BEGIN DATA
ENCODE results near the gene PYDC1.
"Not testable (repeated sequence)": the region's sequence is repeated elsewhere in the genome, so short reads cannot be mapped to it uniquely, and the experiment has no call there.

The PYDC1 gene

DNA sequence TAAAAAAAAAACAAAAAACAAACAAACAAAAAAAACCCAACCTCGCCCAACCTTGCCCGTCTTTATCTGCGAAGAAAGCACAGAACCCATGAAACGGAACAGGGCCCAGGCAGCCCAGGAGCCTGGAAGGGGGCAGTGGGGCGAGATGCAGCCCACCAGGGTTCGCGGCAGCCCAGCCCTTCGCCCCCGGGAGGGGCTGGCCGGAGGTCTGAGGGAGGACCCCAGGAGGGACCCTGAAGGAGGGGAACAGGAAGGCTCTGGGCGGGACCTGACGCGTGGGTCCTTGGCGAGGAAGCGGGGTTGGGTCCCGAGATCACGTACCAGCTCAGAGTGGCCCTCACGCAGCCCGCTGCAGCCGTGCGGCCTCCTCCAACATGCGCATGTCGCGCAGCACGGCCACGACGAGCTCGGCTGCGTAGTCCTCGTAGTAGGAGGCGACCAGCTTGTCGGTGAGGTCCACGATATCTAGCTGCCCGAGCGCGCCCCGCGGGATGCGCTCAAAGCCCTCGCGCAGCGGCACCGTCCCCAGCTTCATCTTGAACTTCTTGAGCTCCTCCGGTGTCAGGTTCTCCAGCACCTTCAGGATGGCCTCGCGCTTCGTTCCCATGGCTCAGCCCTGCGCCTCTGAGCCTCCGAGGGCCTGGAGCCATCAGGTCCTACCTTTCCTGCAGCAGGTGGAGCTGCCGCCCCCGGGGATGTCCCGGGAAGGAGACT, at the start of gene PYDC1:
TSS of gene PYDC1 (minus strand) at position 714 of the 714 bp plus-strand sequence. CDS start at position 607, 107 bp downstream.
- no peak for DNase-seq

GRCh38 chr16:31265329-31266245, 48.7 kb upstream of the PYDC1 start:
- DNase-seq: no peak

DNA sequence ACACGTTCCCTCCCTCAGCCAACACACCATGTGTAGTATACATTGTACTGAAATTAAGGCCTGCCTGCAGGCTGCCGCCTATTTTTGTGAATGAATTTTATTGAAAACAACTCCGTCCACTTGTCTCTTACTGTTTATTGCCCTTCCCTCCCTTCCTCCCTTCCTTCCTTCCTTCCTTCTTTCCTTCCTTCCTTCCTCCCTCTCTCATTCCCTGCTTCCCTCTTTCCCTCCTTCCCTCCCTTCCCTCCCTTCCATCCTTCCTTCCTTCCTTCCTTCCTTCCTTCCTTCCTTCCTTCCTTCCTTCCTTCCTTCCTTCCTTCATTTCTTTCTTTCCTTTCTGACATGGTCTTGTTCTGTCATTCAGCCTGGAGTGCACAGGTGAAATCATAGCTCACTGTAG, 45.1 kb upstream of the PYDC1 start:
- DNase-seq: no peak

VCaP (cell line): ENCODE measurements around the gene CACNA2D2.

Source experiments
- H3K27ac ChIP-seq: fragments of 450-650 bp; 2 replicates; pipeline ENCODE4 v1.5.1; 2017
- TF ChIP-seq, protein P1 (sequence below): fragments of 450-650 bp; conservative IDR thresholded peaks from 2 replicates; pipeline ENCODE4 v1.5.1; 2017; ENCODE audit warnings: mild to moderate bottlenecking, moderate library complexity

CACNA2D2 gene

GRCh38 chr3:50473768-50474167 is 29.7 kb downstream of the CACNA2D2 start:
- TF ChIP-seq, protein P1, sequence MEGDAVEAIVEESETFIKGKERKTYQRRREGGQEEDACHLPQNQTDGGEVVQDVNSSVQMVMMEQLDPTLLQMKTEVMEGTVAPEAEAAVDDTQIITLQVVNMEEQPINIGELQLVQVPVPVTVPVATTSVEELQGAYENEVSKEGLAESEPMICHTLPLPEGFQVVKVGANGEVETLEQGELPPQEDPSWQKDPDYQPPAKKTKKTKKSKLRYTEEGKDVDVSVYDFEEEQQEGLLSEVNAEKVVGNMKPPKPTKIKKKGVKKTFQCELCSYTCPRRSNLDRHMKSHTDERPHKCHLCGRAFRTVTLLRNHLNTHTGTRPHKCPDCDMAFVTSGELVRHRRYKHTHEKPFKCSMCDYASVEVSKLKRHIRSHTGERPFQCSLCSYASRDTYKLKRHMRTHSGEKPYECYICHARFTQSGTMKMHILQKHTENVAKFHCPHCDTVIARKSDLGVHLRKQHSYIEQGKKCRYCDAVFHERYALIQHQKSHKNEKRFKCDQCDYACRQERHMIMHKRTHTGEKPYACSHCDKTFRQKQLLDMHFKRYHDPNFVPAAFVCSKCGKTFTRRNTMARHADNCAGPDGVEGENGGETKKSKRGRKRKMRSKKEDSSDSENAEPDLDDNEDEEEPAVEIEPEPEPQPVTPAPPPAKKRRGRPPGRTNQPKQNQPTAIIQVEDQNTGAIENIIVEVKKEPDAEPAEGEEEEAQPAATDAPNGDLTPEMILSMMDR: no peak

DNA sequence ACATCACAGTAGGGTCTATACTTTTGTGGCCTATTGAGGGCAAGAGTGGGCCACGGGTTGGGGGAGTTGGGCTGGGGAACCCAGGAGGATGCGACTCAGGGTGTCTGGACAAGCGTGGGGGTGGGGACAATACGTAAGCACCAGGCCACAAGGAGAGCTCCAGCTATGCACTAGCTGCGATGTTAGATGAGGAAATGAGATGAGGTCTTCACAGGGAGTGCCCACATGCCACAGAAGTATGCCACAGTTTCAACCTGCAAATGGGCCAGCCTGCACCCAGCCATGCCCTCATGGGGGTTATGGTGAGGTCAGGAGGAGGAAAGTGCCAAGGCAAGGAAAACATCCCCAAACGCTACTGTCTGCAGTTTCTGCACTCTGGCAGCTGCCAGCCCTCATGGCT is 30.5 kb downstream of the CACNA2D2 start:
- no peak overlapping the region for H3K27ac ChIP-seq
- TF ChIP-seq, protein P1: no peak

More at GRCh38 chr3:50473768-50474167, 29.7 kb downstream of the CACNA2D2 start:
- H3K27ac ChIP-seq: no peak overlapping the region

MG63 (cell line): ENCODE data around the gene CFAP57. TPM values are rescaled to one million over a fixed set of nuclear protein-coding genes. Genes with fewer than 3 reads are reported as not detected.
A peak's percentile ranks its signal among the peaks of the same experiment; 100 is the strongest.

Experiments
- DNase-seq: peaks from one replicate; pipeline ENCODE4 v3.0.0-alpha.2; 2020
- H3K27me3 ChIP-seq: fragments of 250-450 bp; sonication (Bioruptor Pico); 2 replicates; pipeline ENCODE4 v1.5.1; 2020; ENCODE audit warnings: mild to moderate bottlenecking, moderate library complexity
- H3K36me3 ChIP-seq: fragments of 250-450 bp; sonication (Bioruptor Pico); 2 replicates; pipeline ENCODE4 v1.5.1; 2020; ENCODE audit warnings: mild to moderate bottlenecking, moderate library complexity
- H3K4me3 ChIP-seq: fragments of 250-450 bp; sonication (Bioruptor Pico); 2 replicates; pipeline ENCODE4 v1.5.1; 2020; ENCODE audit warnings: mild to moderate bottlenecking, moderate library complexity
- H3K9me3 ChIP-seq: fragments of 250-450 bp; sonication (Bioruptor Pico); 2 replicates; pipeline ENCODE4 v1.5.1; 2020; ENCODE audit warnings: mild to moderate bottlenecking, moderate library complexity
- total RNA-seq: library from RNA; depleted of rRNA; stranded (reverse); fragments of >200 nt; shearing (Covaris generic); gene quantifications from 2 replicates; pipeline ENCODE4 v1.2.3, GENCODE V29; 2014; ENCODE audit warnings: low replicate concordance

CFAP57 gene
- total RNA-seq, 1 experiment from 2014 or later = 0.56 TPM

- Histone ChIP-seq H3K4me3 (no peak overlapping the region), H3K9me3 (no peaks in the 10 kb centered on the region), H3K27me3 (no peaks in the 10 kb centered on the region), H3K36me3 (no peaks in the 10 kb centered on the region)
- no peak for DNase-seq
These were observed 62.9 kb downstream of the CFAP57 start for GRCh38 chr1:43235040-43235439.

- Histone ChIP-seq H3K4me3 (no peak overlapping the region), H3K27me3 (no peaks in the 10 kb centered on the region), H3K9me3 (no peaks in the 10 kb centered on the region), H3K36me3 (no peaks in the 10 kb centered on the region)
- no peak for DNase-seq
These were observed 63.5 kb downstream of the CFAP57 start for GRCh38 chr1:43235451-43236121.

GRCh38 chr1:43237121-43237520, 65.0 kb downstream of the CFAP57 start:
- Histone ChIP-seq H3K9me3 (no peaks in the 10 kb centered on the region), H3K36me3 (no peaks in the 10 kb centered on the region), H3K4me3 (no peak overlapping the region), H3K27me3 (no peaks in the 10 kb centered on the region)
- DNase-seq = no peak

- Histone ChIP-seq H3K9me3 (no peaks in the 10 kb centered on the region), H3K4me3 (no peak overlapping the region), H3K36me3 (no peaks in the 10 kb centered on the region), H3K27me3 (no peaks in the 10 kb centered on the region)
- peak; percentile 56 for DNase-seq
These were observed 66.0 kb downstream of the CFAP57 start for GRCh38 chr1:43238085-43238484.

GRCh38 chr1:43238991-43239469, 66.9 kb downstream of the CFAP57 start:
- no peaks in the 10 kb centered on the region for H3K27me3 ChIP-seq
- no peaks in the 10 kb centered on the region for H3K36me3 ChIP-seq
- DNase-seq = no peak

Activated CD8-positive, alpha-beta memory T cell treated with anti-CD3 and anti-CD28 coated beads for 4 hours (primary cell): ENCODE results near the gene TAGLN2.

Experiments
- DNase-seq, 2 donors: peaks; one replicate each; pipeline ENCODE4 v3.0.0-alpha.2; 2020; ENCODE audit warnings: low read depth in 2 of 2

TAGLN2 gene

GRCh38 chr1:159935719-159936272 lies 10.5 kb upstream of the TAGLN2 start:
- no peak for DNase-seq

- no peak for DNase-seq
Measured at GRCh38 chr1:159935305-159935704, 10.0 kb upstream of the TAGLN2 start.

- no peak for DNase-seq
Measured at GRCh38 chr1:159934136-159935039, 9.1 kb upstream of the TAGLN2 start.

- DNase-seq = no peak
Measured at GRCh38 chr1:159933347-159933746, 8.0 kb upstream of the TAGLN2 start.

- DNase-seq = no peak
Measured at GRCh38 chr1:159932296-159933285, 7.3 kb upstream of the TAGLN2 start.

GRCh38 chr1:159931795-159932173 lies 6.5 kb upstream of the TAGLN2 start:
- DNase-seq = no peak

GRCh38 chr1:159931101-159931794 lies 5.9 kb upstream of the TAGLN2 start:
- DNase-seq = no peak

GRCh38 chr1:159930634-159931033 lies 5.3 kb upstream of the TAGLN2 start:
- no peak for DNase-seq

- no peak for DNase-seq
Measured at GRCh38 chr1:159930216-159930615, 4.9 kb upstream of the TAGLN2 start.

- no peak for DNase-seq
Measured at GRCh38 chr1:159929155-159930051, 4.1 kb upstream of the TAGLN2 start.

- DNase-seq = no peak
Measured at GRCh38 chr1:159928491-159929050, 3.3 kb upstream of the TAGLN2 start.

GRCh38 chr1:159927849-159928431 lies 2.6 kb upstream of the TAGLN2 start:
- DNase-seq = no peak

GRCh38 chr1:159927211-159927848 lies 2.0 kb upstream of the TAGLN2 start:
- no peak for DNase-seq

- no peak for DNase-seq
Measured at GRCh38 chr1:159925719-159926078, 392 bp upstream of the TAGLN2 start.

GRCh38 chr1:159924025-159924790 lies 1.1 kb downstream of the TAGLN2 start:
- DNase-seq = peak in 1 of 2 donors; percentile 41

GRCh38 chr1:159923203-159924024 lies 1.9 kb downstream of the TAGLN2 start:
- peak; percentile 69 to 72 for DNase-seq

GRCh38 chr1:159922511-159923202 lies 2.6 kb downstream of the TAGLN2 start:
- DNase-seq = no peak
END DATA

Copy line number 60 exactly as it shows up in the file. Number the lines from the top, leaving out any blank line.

- DNase-seq = no peak